I think it’s possible for forms of progressivism to be anti-SJW, pro-virility, pro-normalcy, pro-majority, pro-success (though only for limited values of success, since it’s impossible to anticipate – thus encourage – success in all its forms), and pro-American. So if you see Trump as the avatar of all those things, I understand it, but that won’t convince me he’s not a progressive. After all, consider America’s own early progressives, like Teddy Roosevelt.

Many Americans admire Teddy Roosevelt, though. Once I was able to divorce awe for the man himself from his politics, I found I could not admire his politics. But it doesn’t surprise me that others can.

Given the options currently available, it’s perhaps not surprising that some who’d oppose even TR-style progressivism are supporting Trump. Some may support Trump because they believe his kind of progressivism as president would be so obnoxious that Americans would finally get serious about dismantling progressivism. Many more may believe that, once current progressive pieties are attacked, the rest of the progressive edifice will become more vulnerable. And many may have simply resigned themselves to the existence of the progressive edifice, believing all that is possible now is to remodel the edifice slightly so that it at least works better for regular Americans.

That people support Trump for anti-progressive reasons does not convince me that Trump is not a progressive. But neither does Trump’s progressivism mean that these anti-progressive reasons don’t exist.

There are 55 comments.

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  1. TKC1101 Inactive

    I agree with a lot of what you say, but unlike a lot of intellectual conservatives who view our current government as the result of incorrect construction starting in say 1933, and desire to rebuild from the original plans, I think Trump reacts as a real builder.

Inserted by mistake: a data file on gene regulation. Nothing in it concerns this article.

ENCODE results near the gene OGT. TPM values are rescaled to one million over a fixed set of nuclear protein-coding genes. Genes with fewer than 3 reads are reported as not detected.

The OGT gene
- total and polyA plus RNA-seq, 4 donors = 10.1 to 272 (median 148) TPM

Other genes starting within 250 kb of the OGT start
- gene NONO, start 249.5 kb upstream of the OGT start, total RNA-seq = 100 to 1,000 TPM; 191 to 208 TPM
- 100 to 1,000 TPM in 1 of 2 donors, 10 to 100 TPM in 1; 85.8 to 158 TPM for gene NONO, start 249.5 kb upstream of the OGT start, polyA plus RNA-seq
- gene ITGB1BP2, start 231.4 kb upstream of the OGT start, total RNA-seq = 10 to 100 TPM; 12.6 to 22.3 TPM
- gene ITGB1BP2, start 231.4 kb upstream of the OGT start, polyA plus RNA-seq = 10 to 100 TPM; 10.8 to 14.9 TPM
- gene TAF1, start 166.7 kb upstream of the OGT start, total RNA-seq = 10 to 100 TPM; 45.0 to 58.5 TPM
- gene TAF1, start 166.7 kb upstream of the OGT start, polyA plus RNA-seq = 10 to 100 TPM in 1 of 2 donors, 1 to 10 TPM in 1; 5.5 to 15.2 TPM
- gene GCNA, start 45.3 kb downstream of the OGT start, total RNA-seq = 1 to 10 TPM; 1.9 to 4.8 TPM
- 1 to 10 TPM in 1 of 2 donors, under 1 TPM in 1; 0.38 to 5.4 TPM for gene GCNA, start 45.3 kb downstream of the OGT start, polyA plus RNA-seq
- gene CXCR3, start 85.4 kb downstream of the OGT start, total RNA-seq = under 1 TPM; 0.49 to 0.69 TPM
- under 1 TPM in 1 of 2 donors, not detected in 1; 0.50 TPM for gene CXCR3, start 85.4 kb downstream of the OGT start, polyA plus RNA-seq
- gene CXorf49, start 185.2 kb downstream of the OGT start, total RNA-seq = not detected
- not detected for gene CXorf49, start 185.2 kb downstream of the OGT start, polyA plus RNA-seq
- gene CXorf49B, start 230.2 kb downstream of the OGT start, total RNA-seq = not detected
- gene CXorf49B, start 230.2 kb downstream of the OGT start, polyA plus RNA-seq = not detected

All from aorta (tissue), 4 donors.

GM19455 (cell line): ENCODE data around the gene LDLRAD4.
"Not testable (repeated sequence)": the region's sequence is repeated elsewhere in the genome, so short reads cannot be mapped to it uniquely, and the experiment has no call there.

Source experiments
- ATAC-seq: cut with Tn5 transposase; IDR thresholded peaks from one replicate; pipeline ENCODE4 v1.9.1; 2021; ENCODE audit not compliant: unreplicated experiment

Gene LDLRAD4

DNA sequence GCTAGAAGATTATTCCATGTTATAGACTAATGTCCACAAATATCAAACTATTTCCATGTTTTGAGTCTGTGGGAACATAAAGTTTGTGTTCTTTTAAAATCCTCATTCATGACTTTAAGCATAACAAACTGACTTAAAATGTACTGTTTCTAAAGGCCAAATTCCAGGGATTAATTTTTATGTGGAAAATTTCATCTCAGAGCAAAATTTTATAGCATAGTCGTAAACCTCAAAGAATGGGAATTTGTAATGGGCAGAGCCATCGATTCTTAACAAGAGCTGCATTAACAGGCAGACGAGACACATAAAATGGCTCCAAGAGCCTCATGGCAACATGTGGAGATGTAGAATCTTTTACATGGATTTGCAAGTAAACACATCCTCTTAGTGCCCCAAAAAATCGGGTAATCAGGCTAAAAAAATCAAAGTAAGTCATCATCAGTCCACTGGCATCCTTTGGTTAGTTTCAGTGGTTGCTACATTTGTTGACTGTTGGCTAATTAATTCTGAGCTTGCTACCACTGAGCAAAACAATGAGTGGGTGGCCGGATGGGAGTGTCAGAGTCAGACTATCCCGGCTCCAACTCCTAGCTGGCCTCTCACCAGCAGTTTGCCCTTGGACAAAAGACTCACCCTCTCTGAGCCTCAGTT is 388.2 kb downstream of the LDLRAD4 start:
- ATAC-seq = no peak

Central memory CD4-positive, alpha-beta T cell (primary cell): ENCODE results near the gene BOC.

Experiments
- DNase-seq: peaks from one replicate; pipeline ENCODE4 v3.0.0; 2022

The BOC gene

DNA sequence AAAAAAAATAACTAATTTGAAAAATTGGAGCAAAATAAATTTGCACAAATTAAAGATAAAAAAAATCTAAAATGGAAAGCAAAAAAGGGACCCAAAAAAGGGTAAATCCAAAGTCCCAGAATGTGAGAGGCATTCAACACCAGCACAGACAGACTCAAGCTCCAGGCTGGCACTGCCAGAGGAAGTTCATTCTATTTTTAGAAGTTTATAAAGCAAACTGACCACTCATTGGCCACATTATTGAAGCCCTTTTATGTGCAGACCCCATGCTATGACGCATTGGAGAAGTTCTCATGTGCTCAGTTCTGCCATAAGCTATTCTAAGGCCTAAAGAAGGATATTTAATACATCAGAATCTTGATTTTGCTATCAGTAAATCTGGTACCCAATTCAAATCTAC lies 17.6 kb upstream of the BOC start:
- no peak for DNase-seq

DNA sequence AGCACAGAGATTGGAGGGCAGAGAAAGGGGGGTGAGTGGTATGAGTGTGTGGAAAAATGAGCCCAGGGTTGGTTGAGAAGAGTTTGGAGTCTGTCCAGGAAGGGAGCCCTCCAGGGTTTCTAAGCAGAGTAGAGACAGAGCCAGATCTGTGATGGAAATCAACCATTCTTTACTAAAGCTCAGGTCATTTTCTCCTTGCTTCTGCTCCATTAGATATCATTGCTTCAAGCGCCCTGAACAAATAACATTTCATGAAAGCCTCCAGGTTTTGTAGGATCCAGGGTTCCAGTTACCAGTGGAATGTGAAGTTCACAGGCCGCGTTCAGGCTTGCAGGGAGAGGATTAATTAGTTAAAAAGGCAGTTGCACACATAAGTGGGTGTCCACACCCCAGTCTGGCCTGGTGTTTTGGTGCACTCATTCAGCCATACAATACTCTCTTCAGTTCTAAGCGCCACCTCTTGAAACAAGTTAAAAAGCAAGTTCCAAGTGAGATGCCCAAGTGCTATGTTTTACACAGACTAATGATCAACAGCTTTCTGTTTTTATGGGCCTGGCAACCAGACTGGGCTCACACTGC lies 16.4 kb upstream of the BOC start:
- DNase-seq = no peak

He is not an intellectual conservative, he is a patriot who likes getting things done and likes the freedom the American system creates to do it. Simple but I think honest beliefs. I also think he exhibits honest compassion for the neglected citizens based on feedback I get from folks who work with him.

    He looks at the government like he looks at property. It is there already and a complete teardown and rebuild is crazy, It takes too long and cost too much, so he approaches it as “How do I use it as it is to get done what I need done to deliver the promises I made?”

    He is looking more at an interior rebuild with some additions and maybe firing the current staff and turning it over to some professionals.

    Any President who tried to really restructure the mess we have would never move the mass before their single term ran out.

    He may succeed or fail, but a true conservative who actually tried to do the tear down and rebuild would choke.